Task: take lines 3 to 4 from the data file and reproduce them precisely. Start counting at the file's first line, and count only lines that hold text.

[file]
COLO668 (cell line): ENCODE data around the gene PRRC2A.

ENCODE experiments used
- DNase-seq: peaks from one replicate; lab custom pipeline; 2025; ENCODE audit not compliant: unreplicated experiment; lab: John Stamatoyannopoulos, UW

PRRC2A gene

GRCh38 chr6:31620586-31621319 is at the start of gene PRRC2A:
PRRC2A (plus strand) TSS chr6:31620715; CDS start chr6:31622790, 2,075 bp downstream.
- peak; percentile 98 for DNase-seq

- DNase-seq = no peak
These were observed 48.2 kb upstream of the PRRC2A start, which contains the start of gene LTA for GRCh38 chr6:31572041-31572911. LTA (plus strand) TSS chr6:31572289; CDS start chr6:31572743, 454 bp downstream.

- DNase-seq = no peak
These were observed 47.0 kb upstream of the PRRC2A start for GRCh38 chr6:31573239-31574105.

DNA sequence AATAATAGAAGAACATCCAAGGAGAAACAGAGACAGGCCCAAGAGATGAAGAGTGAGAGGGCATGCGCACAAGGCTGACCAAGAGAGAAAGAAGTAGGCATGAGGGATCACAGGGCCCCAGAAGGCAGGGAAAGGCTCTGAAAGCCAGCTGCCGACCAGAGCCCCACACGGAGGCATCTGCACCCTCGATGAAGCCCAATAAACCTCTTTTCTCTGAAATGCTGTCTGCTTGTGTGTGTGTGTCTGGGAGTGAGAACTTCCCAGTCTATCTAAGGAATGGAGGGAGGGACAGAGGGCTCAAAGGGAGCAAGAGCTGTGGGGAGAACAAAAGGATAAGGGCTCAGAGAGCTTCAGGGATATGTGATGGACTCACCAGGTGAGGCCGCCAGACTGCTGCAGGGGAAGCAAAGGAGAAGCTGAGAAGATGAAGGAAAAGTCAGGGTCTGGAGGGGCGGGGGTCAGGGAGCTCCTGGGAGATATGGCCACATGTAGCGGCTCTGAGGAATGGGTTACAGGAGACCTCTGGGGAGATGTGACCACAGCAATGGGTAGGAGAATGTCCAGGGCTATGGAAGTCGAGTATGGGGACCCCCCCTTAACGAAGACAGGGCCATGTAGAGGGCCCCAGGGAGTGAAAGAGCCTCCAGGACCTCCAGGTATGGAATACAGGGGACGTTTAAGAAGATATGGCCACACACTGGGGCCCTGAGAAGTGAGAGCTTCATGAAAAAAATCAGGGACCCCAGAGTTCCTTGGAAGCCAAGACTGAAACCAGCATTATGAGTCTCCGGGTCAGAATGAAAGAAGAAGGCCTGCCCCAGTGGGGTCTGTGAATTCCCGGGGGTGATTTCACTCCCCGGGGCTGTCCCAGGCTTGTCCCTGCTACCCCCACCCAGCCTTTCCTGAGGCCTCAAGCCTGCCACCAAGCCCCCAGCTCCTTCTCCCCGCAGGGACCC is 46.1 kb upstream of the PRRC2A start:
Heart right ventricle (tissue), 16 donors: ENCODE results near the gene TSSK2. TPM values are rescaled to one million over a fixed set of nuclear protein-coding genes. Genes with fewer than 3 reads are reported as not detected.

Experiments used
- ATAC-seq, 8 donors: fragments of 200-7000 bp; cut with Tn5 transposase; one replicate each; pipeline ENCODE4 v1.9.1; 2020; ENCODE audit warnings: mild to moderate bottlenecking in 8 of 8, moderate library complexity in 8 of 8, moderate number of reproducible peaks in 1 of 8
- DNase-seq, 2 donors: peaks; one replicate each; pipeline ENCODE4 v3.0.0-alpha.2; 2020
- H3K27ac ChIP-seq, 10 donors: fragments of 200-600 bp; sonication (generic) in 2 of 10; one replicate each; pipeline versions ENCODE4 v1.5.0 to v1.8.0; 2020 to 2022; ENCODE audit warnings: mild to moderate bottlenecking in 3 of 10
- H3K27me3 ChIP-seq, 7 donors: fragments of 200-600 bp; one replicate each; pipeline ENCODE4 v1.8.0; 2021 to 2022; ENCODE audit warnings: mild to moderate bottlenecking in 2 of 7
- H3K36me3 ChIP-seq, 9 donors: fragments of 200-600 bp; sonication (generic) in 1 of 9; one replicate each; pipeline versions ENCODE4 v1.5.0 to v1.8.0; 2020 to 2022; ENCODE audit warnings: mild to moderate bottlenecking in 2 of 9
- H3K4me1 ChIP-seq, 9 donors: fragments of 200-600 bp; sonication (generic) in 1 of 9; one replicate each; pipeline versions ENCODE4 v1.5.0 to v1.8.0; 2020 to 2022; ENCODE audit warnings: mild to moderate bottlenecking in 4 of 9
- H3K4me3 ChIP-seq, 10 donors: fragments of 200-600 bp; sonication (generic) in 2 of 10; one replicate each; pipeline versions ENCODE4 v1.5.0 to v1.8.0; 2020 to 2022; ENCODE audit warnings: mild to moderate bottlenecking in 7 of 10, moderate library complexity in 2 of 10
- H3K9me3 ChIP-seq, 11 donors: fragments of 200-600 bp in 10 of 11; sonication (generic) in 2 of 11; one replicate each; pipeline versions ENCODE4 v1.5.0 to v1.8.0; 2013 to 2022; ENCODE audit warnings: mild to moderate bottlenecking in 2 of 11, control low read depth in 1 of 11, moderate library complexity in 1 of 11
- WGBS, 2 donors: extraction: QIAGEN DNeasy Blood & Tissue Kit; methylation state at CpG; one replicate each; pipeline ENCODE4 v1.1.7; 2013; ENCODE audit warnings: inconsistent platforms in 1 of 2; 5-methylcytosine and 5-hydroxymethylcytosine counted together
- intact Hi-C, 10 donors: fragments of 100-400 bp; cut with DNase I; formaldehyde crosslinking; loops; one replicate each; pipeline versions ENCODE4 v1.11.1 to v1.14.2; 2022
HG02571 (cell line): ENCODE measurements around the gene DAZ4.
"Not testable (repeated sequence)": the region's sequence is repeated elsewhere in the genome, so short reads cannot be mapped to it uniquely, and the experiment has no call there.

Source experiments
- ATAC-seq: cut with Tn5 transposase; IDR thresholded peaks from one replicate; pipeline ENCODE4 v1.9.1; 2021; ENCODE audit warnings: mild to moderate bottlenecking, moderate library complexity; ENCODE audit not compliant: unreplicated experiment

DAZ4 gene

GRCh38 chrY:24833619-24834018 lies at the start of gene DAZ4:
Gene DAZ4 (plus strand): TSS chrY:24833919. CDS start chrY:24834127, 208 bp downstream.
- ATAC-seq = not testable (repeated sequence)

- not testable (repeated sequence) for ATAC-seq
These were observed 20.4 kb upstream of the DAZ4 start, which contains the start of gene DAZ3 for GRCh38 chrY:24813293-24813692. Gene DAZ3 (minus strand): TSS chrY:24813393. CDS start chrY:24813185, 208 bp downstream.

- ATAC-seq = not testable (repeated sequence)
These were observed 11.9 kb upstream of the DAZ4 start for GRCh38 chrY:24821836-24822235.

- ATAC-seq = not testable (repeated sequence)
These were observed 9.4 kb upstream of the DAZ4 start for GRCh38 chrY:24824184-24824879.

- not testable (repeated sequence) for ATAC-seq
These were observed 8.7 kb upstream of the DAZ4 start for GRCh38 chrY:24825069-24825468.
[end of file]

- DNase-seq: peaks from one replicate; lab custom pipeline; 2025; ENCODE audit not compliant: unreplicated experiment; lab: John Stamatoyannopoulos, UW

PRRC2A gene